VARIOUS ARTISTS THE BIG STIFF BOX SET (Salvo) Essential punk and new wave box set. 4/5 Stiff Records will go down in history as the most important UK independent label ever. During its thirty years the Stiff staff have released some of the most legendary punk and new wave records of all time. Started by Dave Robinson and Jake Riviera in 1976 on the back of the then-booming pub rock scene, Stiff’s early releases were pretty standard R&B, like Nick Lowe and Lew Lewis, but it was the birth of punk that blew them into orbit. They released The Damned’s ‘New Rose’, the first-ever punk single, following it with hits from the likes of Ian Dury, The Adverts, The Members, Lene Lovich and US whackos Devo. Embracing new wave, they launched the careers of Elvis Costello, Tenpole Tudor (and the excellent Swords Of A Thousand Men), Theatre Of Hate, The Belle Stars, Plasmatics and Any Trouble before moving into ska with Madness’s ‘One Step Beyond’ and giving us the folk punk of the first Pogues records. Along with the ska/soul of America’s The Untouchables, mod sounds like Makin’ Time and The Prisoners, Stiff covered every cool musical revolution first – and with style. Recently reactivated with their latest signings The Tranzmitors and The Producers (included here), this is a hundred track slice of punk and new wave history, complete with 68 page book. Their motto was “If it ain’t Stiff it ain’t worth a fuck’. Long may they remain Stiff! El Prez
ANTI-NOWHERE LEAGUE THE ROAD TO RAMPTON (Nowhere) The League’s first album on their own label. 3/5 Of course Tunbridge Wells’ wildest export (not much competition, surely?) have been knocking around since the UK82 boom, and cut a swathe through lesser mortals of the time with a mixture of biker/punk garb, pumping delivery and uncompromising attitude, particularly on ‘So What’, replete with a diatribe of filthy lyrics that backed their fine cover of Ralph MacTells’ ‘Streets Of London’ that made the UK chart in 1982 and would have risen higher if the Obscene Publications Squad hadn’t stepped in. To cut a long story short, the League continued, eventually moving into rather bad metal territory, but eventually saw the error of their ways, and these days purvey a decent enough mixture of rock-tinged punk. Or is that punk-tinged rock? Yes, I think so. And that’s just what you get on ‘The Road To Rampton’, the League’s first album on their own label, and if you pick up the limited edition you can also cop a second DVD disc with a rather swish video for ‘Mother…You’re A Liar’. Shane Baldwin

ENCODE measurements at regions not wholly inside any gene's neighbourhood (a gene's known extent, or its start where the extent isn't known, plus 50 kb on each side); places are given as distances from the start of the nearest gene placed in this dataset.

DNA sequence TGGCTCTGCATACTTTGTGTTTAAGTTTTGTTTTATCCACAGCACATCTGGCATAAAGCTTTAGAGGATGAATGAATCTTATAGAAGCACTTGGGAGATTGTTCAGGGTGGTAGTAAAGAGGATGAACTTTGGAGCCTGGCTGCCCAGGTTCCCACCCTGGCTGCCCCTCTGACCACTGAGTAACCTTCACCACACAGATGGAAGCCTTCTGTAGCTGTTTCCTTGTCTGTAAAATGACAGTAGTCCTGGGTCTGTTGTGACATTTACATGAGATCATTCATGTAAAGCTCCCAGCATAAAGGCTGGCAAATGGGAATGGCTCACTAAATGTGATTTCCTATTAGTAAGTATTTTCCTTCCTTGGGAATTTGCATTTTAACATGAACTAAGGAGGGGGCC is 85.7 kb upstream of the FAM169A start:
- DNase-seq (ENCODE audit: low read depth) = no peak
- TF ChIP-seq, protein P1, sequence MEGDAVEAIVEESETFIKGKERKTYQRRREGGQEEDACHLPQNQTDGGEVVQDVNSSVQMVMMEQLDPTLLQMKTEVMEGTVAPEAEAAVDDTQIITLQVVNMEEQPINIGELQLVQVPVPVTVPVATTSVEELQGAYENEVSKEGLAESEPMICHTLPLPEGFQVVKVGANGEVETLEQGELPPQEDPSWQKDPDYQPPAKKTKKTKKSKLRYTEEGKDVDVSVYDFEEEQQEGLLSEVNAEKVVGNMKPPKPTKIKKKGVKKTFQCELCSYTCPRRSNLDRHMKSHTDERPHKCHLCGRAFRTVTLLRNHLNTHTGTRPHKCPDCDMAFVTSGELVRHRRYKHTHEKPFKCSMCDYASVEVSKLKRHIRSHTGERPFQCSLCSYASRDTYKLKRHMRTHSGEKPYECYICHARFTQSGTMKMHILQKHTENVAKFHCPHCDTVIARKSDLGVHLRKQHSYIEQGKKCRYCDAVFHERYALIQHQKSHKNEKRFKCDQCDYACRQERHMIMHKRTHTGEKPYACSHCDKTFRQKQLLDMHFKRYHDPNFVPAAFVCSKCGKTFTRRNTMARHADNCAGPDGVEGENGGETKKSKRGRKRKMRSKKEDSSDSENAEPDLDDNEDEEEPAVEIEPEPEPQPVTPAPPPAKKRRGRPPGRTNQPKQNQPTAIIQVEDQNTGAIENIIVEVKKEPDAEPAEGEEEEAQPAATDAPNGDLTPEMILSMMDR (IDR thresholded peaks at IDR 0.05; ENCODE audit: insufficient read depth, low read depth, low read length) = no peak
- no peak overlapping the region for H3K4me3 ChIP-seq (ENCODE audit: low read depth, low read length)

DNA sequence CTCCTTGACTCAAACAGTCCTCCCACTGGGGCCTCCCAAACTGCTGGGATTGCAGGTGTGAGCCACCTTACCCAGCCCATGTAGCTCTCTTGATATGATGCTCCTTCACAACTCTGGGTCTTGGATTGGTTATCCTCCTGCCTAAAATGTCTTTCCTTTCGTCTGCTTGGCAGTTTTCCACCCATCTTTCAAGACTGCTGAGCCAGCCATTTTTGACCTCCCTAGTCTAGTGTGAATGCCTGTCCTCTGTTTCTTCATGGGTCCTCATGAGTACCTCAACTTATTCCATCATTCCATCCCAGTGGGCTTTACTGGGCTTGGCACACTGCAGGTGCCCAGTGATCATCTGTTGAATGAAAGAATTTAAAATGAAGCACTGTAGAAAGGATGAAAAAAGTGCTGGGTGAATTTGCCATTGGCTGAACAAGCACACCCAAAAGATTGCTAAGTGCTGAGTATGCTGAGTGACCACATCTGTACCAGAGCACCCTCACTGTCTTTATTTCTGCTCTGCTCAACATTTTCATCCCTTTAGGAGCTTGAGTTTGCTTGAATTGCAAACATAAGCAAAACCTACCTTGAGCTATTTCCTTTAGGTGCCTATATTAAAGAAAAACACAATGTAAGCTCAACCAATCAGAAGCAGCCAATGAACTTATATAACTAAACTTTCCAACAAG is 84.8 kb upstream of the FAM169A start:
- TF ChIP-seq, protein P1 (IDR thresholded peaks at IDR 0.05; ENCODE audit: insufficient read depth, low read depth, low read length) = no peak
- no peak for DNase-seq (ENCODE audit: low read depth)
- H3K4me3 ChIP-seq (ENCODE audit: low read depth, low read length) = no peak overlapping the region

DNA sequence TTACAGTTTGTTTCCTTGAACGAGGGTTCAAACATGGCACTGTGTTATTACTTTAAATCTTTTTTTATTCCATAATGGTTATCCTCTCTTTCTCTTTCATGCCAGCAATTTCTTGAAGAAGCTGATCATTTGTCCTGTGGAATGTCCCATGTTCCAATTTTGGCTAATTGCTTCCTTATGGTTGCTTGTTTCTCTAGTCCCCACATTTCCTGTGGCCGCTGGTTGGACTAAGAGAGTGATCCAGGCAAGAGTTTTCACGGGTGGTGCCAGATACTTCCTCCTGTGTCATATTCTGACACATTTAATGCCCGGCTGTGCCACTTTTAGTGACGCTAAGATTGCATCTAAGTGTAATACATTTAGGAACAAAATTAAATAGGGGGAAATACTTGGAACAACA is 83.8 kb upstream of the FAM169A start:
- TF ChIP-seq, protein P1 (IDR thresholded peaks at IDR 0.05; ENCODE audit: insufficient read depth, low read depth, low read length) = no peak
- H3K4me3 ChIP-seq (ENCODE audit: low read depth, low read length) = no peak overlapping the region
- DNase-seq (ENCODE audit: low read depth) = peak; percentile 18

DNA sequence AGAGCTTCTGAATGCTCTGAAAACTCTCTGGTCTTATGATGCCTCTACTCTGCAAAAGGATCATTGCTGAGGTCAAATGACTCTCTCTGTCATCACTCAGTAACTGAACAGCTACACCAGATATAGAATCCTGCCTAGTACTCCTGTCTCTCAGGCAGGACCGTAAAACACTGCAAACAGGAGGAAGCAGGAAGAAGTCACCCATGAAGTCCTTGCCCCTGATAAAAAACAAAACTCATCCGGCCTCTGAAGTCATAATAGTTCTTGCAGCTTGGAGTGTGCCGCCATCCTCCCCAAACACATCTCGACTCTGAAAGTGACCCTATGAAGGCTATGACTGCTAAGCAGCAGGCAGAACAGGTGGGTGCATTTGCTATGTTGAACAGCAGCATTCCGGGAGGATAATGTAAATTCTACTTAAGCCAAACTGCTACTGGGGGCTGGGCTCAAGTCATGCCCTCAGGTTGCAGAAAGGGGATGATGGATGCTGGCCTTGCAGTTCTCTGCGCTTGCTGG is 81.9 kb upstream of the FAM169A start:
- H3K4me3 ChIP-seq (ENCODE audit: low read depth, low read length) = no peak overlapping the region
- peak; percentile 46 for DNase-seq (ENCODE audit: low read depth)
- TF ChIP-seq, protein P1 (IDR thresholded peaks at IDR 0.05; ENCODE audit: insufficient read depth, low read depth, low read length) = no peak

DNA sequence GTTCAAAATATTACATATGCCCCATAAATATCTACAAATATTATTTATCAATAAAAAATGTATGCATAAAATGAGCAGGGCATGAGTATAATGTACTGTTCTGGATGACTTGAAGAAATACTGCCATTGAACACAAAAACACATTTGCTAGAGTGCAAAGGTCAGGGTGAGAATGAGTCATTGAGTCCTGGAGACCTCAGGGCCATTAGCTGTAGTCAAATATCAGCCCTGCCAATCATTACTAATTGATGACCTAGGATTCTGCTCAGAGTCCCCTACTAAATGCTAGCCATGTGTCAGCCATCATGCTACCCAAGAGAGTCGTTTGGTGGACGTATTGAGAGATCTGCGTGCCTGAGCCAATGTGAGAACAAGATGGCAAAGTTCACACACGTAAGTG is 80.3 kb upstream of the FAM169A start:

THE BUSINESS THE TRUTH THE WHOLE TRUTH AND NOTHING BUT THE TRUTH (Captain Oi!) Second comeback album from oi! originals 4/5 Strange to think that an album by the Business can be a decade old but still considered among their ‘new’ material, but that’s what happens when bands split and reform. After calling it a day in 1988, the band got back on the recording trail with the fine ‘Keep The Faith’ album in 1994, and built on it, taking deserved advantage of the respect shown by fans and new street punk outfits like Rancid, and even Blink 182. They apparently met up with the latter, and got on well, but understandably had more in common with the former, so it came as no surprise when it was revealed that Lars Frederiksen was to produce the 1997 Business album ‘TTTWTANBTT’ for Burning Heart in Europe and Taang! in the US. It was recorded at former Vibrators bassist Pat Collier’s studio, and the combination proved a winner, giving us a feisty album that stayed true to the band’s oi! and old school punk roots, but upped the pace a little. Shane Baldwin
DESPERATE MEASURES BROKEN BOTTLES (Failsafe) Classic punk from Down Under. 4/5 New Zealand isn’t really know for its musical output of recent years, other than Crowded House and more recent acts like Die Die Die and Shihad. But back in the late ‘70s and early ‘80s it had a thriving punk and new wave scene. Desperate Measures hailed from Christchurch in NZ’s south Island and played a mix of Killing Joke style post-punk and full on three chord thrash. This combines their 1984 EP (the title track could have easily have been an early ‘80s UK band) plus a live in-studio set, where they tackle subjects like bootboys’ mindless violence and police oppression in catchy and feisty fashion. An interesting insight into life Down Under in the early ‘80s and the worldwide spread of punk. John Damon